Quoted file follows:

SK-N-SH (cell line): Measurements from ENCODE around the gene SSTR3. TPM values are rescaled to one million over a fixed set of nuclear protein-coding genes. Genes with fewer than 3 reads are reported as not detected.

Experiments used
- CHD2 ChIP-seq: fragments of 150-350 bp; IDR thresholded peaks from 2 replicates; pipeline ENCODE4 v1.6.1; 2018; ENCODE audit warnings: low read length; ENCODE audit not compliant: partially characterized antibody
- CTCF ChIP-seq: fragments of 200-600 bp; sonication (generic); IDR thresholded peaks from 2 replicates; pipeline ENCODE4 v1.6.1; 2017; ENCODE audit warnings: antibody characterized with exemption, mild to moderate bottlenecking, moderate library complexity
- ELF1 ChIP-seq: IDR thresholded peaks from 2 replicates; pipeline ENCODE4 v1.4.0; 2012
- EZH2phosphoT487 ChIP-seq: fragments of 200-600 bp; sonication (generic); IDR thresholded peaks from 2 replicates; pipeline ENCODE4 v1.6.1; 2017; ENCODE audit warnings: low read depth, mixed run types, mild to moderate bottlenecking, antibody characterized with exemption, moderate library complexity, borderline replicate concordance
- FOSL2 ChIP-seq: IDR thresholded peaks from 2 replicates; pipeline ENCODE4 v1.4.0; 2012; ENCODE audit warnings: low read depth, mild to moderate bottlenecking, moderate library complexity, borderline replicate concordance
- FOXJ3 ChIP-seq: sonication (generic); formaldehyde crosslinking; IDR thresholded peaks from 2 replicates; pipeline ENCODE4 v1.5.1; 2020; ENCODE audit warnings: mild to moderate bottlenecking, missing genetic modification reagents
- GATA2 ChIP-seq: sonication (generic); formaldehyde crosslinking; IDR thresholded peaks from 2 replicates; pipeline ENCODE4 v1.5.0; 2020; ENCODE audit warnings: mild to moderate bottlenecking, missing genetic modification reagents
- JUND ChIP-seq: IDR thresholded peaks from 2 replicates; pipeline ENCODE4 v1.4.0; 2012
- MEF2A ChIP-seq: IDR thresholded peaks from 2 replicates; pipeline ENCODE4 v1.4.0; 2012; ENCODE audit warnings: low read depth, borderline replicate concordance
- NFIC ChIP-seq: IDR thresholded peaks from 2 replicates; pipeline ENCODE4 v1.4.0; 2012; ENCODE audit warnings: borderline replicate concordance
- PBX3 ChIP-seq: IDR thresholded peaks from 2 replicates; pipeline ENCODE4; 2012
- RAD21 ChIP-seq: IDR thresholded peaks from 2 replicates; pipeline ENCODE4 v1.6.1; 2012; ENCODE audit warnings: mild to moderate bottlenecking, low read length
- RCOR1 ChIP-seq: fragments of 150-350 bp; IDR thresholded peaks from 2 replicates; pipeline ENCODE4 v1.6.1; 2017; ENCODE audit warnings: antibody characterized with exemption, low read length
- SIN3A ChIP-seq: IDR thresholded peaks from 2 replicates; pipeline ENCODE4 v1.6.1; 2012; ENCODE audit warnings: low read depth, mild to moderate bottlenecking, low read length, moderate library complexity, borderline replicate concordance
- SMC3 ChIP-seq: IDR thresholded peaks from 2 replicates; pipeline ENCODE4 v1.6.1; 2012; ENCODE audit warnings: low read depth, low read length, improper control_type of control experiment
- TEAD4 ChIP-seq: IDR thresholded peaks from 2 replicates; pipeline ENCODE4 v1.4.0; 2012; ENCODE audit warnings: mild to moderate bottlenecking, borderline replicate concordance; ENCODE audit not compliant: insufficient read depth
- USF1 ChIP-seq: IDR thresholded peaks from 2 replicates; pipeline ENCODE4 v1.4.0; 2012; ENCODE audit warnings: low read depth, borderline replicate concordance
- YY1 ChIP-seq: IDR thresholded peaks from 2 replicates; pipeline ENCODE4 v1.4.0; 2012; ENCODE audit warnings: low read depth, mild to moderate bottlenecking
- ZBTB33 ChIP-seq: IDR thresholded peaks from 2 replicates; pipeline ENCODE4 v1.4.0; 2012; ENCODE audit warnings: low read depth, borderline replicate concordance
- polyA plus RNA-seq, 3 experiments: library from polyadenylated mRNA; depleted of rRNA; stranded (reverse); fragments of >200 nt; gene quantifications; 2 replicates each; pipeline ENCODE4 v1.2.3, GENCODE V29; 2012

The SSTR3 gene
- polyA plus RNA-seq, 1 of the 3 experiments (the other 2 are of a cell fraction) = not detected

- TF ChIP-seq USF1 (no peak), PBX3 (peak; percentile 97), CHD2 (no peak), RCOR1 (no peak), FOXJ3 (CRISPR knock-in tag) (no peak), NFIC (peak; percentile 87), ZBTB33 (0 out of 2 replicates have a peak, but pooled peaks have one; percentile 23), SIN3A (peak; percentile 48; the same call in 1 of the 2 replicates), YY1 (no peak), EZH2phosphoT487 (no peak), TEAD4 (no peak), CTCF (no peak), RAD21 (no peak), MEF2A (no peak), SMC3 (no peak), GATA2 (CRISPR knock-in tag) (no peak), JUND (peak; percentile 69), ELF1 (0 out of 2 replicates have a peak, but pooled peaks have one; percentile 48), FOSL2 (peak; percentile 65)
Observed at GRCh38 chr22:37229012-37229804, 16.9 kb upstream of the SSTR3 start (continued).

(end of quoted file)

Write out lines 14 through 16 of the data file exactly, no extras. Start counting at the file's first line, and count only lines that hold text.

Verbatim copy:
- RAD21 ChIP-seq: IDR thresholded peaks from 2 replicates; pipeline ENCODE4 v1.6.1; 2012; ENCODE audit warnings: mild to moderate bottlenecking, low read length
- RCOR1 ChIP-seq: fragments of 150-350 bp; IDR thresholded peaks from 2 replicates; pipeline ENCODE4 v1.6.1; 2017; ENCODE audit warnings: antibody characterized with exemption, low read length
- SIN3A ChIP-seq: IDR thresholded peaks from 2 replicates; pipeline ENCODE4 v1.6.1; 2012; ENCODE audit warnings: low read depth, mild to moderate bottlenecking, low read length, moderate library complexity, borderline replicate concordance